he nodded, in answer to Dick's excla
mation. "Send one of the boys for
coffee, will you, please? Rupert needs
some, too. Here, one of you others,
ask one of those idle doctor's appren
tices to come over with a fresh band
age; my arm's a trifle untidy."
In fact, his right sleeve was wet
and red, where the strain of driving
had reopened the injury of the day be
fore. But he would not allow Dick to
speak of it.
"I'm going to spend an hour or two
resting. Come in, Ffrench, and we'll
chat in the intervals, if you like."
"And Rupert? Where's he?" Dick
wondered, peering into the dark with
a vague impression of lurking dangers
on every side.
"He's hurried in out of the night
air," reassured familiar accents; a
small figure lounged across into the
light, making vigorous use of a drip
ping towel. "Tell Darling I feel faint
and I'm going over to that grand-stand
oafe ala car to get some pie. I'll be
back in time to read over my last
lesson from the chauffeur's corre
spondence school. Oh, see what's
A telegraph messenger boy had
come up to Dick.
"Richard Ffrench?" he verified.
The message was from New York.
"All coming down," Dick read. "Lim
ousine making delay. Wire me at St.
Royal of race. Bailey."
Far from pleased, young Ffrench
hurriedly wrote the desired answer
and gave it to the boy to be sent. But
he thrust the yellow, envelope into
his pocket before turning to the tent
where Lestrange was drinking cheap
black coffee while an impatient youns
surgeon hovered near.
The hour's rest was characteristical
ly spent. Washed, bandaged, and re
freshed, . Lestrange dropped on a cot
in the back of the tent and pushed a
roll of motor garments beneath his
head for a pillow. There he intermit
tently spoke to his companion of what
ever the moment suggested; listening
to every sound of the race and inter
spersing acute comment, starting up
'whenever the voice of his own ma
chine hinted that the driver .was dis
obeying instructions or the shrill klax
on gave warning of trouble. But
through it all Dick gathered much of
the family story.
(TO BE CONTINUED.)
But In Her Case-
Woman's wit readily adapts Itself
to all place and all occasions. A
lecturer was delivering a
practical talk on beauty and the
beauty cult for the entertainment of
the Woman's Professional league of
New York at an Interesting session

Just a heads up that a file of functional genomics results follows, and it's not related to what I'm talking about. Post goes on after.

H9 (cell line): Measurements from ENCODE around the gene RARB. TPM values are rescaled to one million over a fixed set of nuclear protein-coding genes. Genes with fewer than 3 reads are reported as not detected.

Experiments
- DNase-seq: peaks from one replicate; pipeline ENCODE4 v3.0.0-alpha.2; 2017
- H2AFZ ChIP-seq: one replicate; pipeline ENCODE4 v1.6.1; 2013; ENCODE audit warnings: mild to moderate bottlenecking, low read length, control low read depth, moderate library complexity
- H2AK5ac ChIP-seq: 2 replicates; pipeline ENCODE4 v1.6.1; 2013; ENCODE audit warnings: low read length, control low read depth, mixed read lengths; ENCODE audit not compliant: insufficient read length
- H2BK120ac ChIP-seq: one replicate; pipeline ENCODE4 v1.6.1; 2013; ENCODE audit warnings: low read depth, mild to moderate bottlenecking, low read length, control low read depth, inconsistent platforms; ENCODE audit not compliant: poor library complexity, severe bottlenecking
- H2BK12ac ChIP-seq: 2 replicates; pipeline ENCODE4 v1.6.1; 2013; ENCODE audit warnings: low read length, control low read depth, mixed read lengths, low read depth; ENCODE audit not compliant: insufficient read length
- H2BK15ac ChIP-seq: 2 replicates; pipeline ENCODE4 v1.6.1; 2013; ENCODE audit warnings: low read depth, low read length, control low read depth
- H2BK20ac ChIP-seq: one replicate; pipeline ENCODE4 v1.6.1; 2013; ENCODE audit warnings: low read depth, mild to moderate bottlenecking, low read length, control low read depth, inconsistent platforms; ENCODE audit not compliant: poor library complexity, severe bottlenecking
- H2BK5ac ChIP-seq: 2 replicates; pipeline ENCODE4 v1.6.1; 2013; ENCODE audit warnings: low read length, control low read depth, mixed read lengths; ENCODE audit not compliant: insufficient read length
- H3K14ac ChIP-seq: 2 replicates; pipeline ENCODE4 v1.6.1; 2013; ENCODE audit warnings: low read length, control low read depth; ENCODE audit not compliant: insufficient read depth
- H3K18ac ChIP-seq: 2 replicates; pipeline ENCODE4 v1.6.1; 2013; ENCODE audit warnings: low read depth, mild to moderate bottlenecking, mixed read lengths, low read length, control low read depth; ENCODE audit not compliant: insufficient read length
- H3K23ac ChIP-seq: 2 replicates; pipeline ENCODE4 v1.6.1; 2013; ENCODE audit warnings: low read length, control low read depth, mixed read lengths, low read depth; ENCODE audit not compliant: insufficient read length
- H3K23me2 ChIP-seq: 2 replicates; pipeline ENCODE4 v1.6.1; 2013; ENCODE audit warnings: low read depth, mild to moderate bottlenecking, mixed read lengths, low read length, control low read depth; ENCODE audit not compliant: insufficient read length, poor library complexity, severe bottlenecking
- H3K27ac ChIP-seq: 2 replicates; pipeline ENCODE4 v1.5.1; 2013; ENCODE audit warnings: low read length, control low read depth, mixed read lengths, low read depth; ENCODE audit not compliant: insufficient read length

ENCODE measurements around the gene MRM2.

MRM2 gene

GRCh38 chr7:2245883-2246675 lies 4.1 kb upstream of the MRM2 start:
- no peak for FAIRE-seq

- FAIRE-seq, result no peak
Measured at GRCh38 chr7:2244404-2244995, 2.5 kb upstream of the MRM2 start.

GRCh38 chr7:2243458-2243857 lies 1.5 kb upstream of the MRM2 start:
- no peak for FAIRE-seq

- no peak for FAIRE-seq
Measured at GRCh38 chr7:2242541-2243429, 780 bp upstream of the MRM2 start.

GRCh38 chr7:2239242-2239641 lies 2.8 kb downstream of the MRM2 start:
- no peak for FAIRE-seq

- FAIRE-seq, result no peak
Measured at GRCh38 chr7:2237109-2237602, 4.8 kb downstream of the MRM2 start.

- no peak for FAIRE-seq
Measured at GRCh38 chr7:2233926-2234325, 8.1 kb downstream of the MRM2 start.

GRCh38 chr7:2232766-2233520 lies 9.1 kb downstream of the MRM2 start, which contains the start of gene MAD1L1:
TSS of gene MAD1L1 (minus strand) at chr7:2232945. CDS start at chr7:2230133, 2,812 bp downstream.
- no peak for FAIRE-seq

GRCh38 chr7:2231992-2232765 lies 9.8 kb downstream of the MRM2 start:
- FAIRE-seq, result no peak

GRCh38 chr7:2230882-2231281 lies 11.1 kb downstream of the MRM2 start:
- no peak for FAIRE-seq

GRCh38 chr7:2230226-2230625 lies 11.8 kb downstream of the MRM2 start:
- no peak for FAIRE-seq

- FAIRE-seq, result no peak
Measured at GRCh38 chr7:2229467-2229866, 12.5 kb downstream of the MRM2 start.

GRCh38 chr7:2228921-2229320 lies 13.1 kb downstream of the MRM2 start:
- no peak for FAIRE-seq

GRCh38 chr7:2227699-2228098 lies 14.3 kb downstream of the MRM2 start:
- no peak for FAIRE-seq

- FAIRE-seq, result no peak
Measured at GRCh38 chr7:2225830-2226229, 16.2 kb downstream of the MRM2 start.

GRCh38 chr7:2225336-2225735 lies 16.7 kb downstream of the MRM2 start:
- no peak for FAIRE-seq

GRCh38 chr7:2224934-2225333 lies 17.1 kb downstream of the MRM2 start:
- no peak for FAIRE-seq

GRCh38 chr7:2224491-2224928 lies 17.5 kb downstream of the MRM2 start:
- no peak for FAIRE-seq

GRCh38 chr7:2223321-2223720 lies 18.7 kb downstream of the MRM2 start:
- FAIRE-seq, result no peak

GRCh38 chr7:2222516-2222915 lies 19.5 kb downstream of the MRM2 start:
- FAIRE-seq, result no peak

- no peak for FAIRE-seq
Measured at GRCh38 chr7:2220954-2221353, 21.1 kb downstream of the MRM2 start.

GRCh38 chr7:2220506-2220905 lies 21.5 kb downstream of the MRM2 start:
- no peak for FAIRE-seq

In the course of her lecture the
speaker emphasized the point that cer
tain measurements were fundamental
ly important Unhappily, however.
the lecturer herself had a form if
her unusual bulk could be dignified by
such a term—that was fashioned on
anything but the lines of the Keller
Proceeding with her dissertation on
measurements, she held up a very fat.
round wrist, and said: "Now, twice
around my wrist once around my
throaL Twice around my throat, once
around my waist Twice around my
"Once around Central Park!- ex
ploded an irrepressible young thing
out in the audience, and the storm of
laughter that followed was altogether
FOR ETHEL'S LOVE
Lover Dreams He Killed Rival and
Surrenders to Marshal.
By LOUISE PARKS BELL.
Bailey banged the door behind him
riciously, and slung his hat into the
farthest corner of the room. Up and
down the narrow floor he paced nerv
ously, his mind going over and over
the irritating events of the evening.
It was a sultry night in mid-August,
and when he had lounged down to the
saloon on the corner he had been in
no pleasant frame of mind. It had
been a long day, and the whole heat
of the town had seemed concentrated
In the tiny- dry goods store. All the
most tiresome and exacting customers
In the county had come in, it seemed
to Bailey; a never ending stream of
fretful women, worn out by the beat
ing rays of the sun. V
Supper had not been an enjoyable
meal; Mrs. Wilson's baby had cried
all the time, the flies had buzzed more
persistently than ever, and never had
food looked more uninviting. A dense
pall of suffocating heat hung over the
town as Bailey drifted to the bar.
He was not a drinking man ordinar
ily but Ethel was out of town, and
he'felt a restless craving for compan
ionship. Of course he drank too
much; at the time it seemed to be
the only way of cooling off. It failed
of tts effect, however, and before he
knew it he and Calvert were engaged
in a bitter quarrel. The original cause
was trifling, but it was soon lost sight
of and the long-smoldering enmity be
tween the two suitors for the same
girl broke forth unrestrained. Cal
vert's final taunt was fresh in his
ears as he paced the floor, that sutble
assurance of success and peer at his
Bailey clenched his fists again.
Impotent hatred raged within him, and
his thoughts were black.
Presently he calmed down a little,
and the close atmosphere began to op
press him. He undressed languidly,
flinging his clothes here and there,
and breathing heavily. He. went out
in the hall when he had donned his
pajamas.and brought in a pitcher of
water, which he put down on the table
beside his bed. He poured- some out
in a glass and took a sip, grimacing
at its tepid taste. Setting it down, he
lay down on the bed and tried to
The heat-laden air pressed down on
him, he turned restlessly from one
side to the other, vainly seeking com
fort. After an interminable time he
fell asleep, an uneasy, broken slum
ber that was worse than wakefulness.
At last he gave up the attempt to
rest, and got up to see if it was cooler
by the window. He stood there for a
few seconds, breathing the same suf